On September 17, at an evening sale by auction house Saffronart, a painting by VS Gaitonde (1924–2001) sold for Rs 35.5 crore. The painting, an untitled green work from 1974, is now the second-highest selling Indian artwork. The first, also by Gaitonde, sold for Rs 36.8 crore earlier this month at an auction by Pundole’s. With successive sales landing records for the artist, it’s important to note that among the ten most expensive Indian artworks, seven are by Gaitonde.
What makes Gaitonde’s works coveted collector’s items?
The artist’s mastery over colour and technique coupled with a high market demand make a Gaitonde a special buy for many collectors. Unlike some of his peers, Gaitonde was less prolific, taking months to arrive at his canvases and producing a handful each year. This means only a finite number of works are available for circulation in the art market even today.
What is so remarkable about Gaitonde’s technique?
Gaitonde graduated from Sir JJ School of Art in 1948 and became associated with the iconoclastic Progressive Artists’ Group. He chose the abstract form of art, which he preferred to call “non–objective”, and was talented in making pigment behave like light. His works therefore have an inherent luminosity, remarkable for their translucence and texture.
Having said this, Gaitonde’s artistic career saw different phases. From the 1960s, he was deeply influenced by Zen Buddhism, both in life and art. Enigmatic patterns and calligraphic forms appeared in his paintings around this time. By the end of that decade, Gaitonde had moved completely to vertical canvases, with complex textures achieved using just rollers and brushes. The two most expensive Indian artworks are from the 1970s, when Gaitonde’s works had achieved the meditative qualities they are renowned for.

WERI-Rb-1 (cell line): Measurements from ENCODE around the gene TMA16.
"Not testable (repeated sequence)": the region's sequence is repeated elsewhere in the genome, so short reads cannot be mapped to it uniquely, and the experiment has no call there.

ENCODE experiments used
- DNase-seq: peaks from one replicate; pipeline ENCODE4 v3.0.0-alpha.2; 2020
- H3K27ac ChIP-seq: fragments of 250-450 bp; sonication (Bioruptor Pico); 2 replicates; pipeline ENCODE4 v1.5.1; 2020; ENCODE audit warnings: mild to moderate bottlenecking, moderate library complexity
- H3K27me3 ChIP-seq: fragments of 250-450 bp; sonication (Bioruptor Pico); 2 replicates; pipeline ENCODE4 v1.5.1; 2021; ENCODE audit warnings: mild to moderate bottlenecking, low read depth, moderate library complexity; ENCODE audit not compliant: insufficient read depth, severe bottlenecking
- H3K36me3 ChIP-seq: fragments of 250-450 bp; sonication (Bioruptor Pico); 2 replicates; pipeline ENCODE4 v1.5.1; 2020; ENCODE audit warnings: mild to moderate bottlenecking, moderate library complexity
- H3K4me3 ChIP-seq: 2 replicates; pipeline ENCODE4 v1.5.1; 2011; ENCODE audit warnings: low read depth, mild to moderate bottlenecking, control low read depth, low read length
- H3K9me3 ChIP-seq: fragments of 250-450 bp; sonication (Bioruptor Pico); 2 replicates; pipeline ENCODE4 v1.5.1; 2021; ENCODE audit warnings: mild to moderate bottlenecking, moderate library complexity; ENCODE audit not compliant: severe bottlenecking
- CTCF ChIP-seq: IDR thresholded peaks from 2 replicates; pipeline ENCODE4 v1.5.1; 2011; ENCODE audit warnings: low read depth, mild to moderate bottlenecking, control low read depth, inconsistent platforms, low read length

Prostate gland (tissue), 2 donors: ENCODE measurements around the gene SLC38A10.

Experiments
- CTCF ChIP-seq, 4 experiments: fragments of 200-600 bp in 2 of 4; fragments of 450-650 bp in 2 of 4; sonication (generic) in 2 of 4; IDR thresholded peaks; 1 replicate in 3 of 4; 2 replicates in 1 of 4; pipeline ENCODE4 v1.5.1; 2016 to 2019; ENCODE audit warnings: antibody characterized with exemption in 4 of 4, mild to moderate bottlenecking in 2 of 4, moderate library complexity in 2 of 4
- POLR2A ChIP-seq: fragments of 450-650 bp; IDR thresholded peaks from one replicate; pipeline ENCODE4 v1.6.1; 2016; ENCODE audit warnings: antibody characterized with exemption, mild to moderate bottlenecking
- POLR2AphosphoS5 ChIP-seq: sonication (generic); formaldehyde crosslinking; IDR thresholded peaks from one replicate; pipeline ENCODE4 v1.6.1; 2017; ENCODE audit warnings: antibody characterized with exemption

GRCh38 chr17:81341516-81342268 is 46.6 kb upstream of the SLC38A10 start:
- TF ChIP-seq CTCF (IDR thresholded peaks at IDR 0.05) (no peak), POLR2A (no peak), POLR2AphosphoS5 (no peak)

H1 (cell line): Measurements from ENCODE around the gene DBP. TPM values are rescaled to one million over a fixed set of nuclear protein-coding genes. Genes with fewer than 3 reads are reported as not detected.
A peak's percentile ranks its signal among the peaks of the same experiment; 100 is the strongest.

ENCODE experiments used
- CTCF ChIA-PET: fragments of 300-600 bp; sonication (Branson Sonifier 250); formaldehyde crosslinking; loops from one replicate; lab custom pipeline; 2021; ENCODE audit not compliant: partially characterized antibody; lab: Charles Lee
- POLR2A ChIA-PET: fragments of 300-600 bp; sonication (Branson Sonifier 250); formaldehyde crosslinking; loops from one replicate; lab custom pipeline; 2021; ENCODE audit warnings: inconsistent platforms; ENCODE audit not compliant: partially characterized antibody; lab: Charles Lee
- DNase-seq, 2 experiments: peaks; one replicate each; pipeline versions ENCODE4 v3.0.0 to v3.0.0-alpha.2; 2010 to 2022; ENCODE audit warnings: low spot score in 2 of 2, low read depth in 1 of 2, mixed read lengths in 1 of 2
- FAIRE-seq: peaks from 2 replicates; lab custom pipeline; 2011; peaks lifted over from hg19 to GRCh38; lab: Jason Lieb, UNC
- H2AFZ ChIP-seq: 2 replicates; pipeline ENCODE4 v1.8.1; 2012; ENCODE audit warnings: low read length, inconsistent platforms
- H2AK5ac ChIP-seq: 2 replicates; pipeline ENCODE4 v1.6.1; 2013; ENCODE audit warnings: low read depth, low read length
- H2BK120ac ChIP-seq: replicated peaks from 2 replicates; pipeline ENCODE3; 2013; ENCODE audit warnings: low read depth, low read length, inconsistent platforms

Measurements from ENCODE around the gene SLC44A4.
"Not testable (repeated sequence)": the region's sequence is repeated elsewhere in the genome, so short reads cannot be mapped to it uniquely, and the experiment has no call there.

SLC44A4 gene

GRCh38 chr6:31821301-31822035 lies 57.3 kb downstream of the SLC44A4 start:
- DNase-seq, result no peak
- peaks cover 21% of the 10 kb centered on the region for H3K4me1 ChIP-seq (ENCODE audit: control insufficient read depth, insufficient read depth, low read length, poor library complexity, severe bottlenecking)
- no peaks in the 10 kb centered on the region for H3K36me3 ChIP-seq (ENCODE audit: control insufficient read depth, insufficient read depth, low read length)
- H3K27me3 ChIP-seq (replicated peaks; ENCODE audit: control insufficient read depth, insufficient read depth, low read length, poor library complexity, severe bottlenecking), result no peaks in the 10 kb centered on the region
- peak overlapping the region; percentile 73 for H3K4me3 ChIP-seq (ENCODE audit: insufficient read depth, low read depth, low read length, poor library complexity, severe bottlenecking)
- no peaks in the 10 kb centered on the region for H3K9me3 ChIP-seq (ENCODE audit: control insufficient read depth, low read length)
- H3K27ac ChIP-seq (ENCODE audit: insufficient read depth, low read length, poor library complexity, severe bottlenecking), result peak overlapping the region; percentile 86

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Did his paintings fetch these amounts when he was alive?
During his lifetime, it’s doubtful if Gaitonde sold a work even for a crore. This does not mean, however, that his artistic genius had been overlooked. Gaitonde was one of the most sought-after Indian artists, with works that made their way into important collections, both Indian and international. The top selling work came from the Glenbarra Art Museum in Japan. The second highest was from the private collection of Mumbai–based actor and aesthete Sabira Merchant.
How do these prices compare to the international art market?
Experts believe that the Indian art market, which is still in its infancy, is at the start of its appreciation for a Gaitonde. With the current prices the works fetch, it is easy to predict that the demand will only increase in the coming years.
It is still a long way off from the kind of prices that other Asian markets are able to achieve, however. For instance, in 2017, Chinese artist Qi Baishi joined the $100 million club when a set of his ink brush panels sold for $140.8 million.
Is it bad news for the Indian art market to see one artist dominate the top ten works?
While individual works command high prices, the collective sales figure for Gaitonde is lower than Husain’s, according to art market intelligence firm, Artery India. In a “power list” of the last five years drawn up by Artery India, Raja Ravi Varma comes first, with just 15 works that have sold for a total of Rs 88 crore. In comparison, Gaitonde ranks second, having achieved a net sales figure of Rs 395.9 crore but with a sizeable 89 works. Experts believe that while the interest in Gaitonde will never fade away, we may see new, even if predictable, names shuffle for the top ten in the coming years.
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